As I note in Friday’s paper, construction of new wind farms is going to grind to a halt with the end, at least temporarily, of the wind production tax credit. What’s next? The credit is worth 2.2 cents per killowatt-hour generated, beyond whatever the electricity can be sold for on the regional market. At some hours of the day, most or all of the revenue will come from the tax credit.
Wind turbine installations have been exceeding the construction of natural gas plants in recent months as developers rush to complete projects before the expiration of a tax credit for renewable energy. New wind capacity reached 6,519 megawatts by Nov. 30, beating the 6,335 megawatts of natural gas additions and more than double those of coal, according to data from Ventyx Inc., which is owned by the Swiss power transmission equipment maker ABB Ltd. “Wind will very likely beat gas, but it may be close,” said Amy Grace, who leads North American wind industry analysis for Bloomberg New Energy Finance in New York. “I think it’s very likely that we get over 8 gigawatts for 2012.”
Natural gas may have reshaped the domestic energy market in 2012, lowering energy prices and marginalizing the coal industry, but America’s shale boom hasn’t undermined renewables.
With the prospects of averting the “fiscal cliff” growing bleak since last night’s collapse of action in the House, the wind industry’s lobby is continuing its push for an extension of a key tax credit with a video featuring one family whose livelihood is tied to the credit’s future.
The Interior Department this week advanced a Norwegian company’s proposal to install the nation’s first floating wind turbines off the coast of Maine and said it would also review the state of Virginia’s plan to gauge wind resources off its shore. The two announcements signaled continued momentum in the Obama administration’s plan to expedite offshore wind development from Georgia to Maine. The agency late last month said it will hold the nation’s first competitive lease sales for offshore wind in 2013 off the coasts of Virginia, Massachusetts and Rhode Island
The Federal Energy Regulatory Commission today accepted a new definition of the “bulk electric system” that changes which transmission lines and facilities must follow mandatory reliability standards. In line with the advice of the North American Electric Reliability Corp., the proposal sets a strict threshold of 100 kilovolts, rather than giving regional grid overseers authority to choose what should count as part of the bulk electric system.
All year, the wind industry’s lobbying arm has been asking Congress for one thing: an immediate extension of its prized tax credit for wind farms that begin construction next year. But a brief renewal of the production tax credit will not be all the support the industry needs over a longer time frame, and a growing mix of proposals is being floated on Capitol Hill to give the industry the certainty it says it needs. The result is a cloudy picture of what the industry can expect lawmakers to deliver, as the narrow debate over wind remains overshadowed by the larger fight over the “fiscal cliff” and increasing fear that Congress will not meet the end-of-the-year deadline to avoid those sweeping tax increases and spending cuts.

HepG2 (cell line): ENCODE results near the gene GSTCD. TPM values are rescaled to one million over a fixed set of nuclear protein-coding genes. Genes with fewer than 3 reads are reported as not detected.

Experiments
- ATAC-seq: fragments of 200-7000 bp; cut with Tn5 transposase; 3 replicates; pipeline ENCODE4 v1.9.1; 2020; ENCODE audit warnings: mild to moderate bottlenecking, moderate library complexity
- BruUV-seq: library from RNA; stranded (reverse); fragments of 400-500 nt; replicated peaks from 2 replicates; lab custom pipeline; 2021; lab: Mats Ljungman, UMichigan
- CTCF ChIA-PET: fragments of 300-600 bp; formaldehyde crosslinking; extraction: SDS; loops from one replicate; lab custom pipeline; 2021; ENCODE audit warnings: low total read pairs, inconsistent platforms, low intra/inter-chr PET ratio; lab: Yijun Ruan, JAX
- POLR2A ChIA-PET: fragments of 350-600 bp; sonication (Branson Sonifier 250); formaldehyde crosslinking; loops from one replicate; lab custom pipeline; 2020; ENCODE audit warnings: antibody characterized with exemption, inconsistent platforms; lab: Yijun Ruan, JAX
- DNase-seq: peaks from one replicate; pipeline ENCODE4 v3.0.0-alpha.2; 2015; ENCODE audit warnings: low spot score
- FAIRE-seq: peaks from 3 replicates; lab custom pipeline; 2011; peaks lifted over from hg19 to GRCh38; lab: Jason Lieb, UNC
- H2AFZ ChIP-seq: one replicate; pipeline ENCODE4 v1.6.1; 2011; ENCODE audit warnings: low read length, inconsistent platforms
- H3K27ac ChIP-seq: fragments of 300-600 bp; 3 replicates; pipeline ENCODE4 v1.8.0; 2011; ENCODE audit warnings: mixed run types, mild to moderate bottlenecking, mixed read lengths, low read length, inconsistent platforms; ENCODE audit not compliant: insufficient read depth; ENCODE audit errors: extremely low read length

Lost among the fiscal cliff debates on marginal tax rates and the sequester is a bipartisan package of important tax cuts that the House and the Senate should take up and pass immediately, regardless of whether Democrats and Republicans can reach a larger compromise. I refer to a package of tax cuts passed earlier this year by the Senate Finance Committee, commonly referred to as the “tax extenders package,” which I feel has not received the attention it deserves as a major component of the fiscal cliff. While I hope the negotiations to avert the fiscal cliff are successful, we should not wait for a “grand bargain” to materialize before we finish our work on tax extenders. Tax extenders are different from the other fiscal cliff issues.
AWEA says Congress should extend the credit as part of a package to address the looming “fiscal cliff” of across-the-board tax increases and spending cuts.
“It’s down to the wire on wind, and Congress has a choice. If they do nothing, the wind industry will fall over its own fiscal cliff and America will lose most of its wind installations next year,” said Rob Gramlich, senior vice president for public policy at AWEA, in a statement.
Opponents of an expiring wind energy tax break are urging lawmakers to vote against its extension and arguing the phaseout of the credit floated by an industry trade group would carry an exorbitant price tag, as wind supporters in Congress and the Obama administration continue to argue that an extension to the credit is vital to protect jobs. The back-and-forth fight over whether to extend the wind production tax credit beyond its scheduled end-of-the-year expiration continued to simmer in the background of the larger debate over the looming “fiscal cliff.” The credit is seen as a likely candidate for inclusion in a larger deal, and advocates and opponents yesterday continued to lay out their arguments for and against it. Sen. Mark Udall (D-Colo.), a leading advocate for extending the credit, appeared yesterday at a forum with Energy Secretary Steven Chu, where the pair argued that extending the PTC was necessary to maintain jobs in the industry, especially among domestic manufacturers that have increased their supply of wind turbine components in the recent years that the credit has been in place.